It only hurts when I laugh. It only hurts when I turn around. It only hurts when I hit the ground. Four weeks ago, I was on my way to Delhaize Supermarket, less than half a kilometer away from our apartment. I had ridden my bike thousands of times on the uneven, broken-stone, terribly engineered bike path, miraculously without incident. I was just going for a morning breakfast roll, and after only thirty seconds or so found myself on the ground writhing in pain. I went down sideways, in half-a-second, as if pushed from a third-story window or thrown to the ground by an irate 800-pound gorilla.
I remember my head bouncing on the bike path. Did I just split it open?
I was in shock and in tremendous pain after a few seconds as I looked up at the sky. It was nice and pretty and seemed to smile at me. Soon two guys helped me to my feet. I now felt that a telephone pole had been thrust through my abdomen. Maybe that same gorilla. What did I ever do to him? I mean, one little stone couldn’t have caused all this, could it? I couldn’t walk and thought that my hip was broken. It seemed that it had somehow worked its way into my chest. Maybe caused by that person who pushed me out of the window? The two good-Samaritans walked me the short distance home, each supporting a shoulder. It was a death house walk, the longest walk I ever took. I half expected that a priest would appear and quote the 24th Psalm.
The two-kilometer ambulance ride to Middelhiem Ziekenhuis was a trial by fire, as the vehicle unnecessarily high-speeded it along the bumpy uneven streets. As if someone was working me over with a blackjack. I thought I was in a police van and had refused to answer questions concerning a felony in which I was the chief suspect. While the x-rays later showed three broken ribs, and curiously a key that I had ingested who knows how long ago, it’s likely that I had only one or two broken ribs before the ambulance ride. Why did they have to drive so fast? I wasn’t a heart attack victim. But maybe I will be when I get the bill for the ambulance, x-rays and emergency room care. I was advised to move as much as possible, but every move I made caused pain, sometimes severe pain.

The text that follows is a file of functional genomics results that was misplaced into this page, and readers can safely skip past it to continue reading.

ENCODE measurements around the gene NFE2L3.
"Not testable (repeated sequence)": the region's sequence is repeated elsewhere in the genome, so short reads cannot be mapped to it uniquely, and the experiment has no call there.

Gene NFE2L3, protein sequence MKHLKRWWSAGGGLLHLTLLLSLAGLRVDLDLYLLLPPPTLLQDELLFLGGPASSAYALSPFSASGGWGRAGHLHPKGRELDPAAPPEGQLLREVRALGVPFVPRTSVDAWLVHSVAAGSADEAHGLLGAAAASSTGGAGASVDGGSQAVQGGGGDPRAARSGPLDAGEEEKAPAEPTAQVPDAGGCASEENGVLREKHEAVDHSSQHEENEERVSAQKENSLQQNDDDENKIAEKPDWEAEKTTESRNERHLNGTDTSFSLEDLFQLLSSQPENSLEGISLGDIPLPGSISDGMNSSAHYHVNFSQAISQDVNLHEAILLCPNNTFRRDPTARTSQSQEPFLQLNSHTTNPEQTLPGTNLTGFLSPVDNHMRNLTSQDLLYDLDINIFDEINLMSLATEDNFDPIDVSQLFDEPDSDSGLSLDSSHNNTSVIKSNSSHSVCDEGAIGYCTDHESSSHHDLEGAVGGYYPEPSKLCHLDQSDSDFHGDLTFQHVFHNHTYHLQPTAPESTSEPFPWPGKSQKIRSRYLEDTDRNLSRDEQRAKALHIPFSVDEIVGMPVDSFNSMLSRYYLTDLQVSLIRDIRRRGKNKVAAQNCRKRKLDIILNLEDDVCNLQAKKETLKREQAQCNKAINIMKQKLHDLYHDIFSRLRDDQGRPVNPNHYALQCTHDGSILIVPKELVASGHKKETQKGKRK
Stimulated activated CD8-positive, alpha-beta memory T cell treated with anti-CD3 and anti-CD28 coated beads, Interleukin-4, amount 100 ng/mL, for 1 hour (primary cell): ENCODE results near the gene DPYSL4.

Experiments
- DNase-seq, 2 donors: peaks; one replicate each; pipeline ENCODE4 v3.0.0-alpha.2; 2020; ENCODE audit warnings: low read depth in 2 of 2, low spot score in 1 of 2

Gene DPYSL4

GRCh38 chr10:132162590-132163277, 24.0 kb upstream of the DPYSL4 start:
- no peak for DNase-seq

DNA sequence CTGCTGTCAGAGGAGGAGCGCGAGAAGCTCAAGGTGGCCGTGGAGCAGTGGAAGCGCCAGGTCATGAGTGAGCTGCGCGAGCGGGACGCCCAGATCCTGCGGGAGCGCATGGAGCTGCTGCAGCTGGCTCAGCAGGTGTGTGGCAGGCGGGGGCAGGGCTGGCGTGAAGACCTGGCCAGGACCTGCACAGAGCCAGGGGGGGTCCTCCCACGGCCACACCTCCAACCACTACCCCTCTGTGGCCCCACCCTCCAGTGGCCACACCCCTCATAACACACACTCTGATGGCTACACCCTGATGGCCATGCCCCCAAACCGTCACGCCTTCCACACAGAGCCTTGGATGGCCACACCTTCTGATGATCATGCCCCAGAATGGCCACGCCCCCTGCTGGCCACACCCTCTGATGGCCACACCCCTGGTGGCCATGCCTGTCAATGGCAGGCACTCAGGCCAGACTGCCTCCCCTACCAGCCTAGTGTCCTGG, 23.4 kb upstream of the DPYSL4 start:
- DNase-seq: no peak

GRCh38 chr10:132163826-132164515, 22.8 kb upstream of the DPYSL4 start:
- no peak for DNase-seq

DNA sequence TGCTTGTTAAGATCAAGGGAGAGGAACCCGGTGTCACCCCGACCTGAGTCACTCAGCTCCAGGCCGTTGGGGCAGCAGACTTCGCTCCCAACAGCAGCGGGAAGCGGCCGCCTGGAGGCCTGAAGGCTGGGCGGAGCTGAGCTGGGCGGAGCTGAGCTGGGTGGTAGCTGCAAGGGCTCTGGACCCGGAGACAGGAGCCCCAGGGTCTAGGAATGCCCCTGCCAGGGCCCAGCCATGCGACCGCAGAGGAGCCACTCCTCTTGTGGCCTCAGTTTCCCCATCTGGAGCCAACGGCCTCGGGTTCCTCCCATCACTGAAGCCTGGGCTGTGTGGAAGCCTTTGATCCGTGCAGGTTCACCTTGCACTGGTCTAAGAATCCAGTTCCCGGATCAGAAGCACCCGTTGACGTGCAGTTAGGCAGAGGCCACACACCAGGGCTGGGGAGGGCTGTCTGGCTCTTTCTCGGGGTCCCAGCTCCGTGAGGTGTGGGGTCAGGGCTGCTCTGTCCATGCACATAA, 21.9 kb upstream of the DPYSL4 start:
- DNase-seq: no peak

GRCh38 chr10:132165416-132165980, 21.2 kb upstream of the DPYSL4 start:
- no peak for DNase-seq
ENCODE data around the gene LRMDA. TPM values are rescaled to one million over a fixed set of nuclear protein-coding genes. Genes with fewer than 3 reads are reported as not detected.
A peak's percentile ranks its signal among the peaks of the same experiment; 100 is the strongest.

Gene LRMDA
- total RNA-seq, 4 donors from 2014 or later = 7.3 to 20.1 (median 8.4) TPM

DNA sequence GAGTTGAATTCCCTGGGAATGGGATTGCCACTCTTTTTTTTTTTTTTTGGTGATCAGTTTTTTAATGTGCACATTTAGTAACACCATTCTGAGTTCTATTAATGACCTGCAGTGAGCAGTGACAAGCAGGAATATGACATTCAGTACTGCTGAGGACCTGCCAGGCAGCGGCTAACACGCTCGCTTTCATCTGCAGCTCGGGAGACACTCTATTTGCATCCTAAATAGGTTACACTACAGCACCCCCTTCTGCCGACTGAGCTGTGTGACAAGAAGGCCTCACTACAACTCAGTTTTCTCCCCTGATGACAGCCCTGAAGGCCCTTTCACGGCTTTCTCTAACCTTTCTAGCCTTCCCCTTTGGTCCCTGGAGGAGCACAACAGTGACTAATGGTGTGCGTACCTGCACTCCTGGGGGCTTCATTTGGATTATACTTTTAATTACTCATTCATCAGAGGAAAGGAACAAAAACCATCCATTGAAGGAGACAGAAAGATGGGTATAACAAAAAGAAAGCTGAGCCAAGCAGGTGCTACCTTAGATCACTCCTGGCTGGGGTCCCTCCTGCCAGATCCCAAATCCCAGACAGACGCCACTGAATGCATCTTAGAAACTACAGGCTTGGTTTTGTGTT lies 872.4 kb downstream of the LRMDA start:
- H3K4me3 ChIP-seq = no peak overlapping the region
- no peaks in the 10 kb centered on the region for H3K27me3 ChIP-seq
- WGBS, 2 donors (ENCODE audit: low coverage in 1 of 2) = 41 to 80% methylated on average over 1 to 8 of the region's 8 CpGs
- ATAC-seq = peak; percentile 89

Lieve was a tremendous help during the first week, walking the dogs, getting my medicine, bringing me something to eat, driving many kilometers to pick-up a rental wheelchair, and especially for enduring my death bed moans of agony. Later she made a herculean effort to hopefully/eventually get compensation from the Stad van Antwerpen, by taking photos of the malevolent knife-sharp stones that caused the accident, and by saving all documents from the hospital and police report. These will be presented to the insurance company as documented proof that the city of Antwerp was at fault. She wins the Florence Nightingale award for putting up with me and attending to my comfort, such as it was.
I was advised by the doctors that it would take up to six weeks for a full recovery. Breathing is sometimes painful, but the frequent sensation of the lungs only filling up halfway is worse. Is there something stuck in there, like part of my rib? Pain-killers have their limits. The first prescription caused dizziness and appetite loss. The other, which I have continued to take, cause sleep problems. Recovery is an unreliable process. A little like the flu. One is assured that they’re getting better. Then they jump out of bed start to get active again, only to discover that their fever returns along with headaches and fatigue. Broken ribs are similar in that as the pain starts to recede here and there, you start doing things that were undoable the week before.
But apparently some kind of message is sent by the muscles to the original pain center (the ribs) saying something like: “This is Latissimus Dorsi, you know me, the big back muscle? We worked together before. This guy is working me to death. Can you shoot two or three thousand units of pain enzymes my way, so he’ll lie down? On the double? Gee, thanks, bub”. It’s now been four weeks and even mister Latissimus Dorsi doesn’t complain so much. I even rode my bike yesterday. On the same path. Do I now have brain damage as well?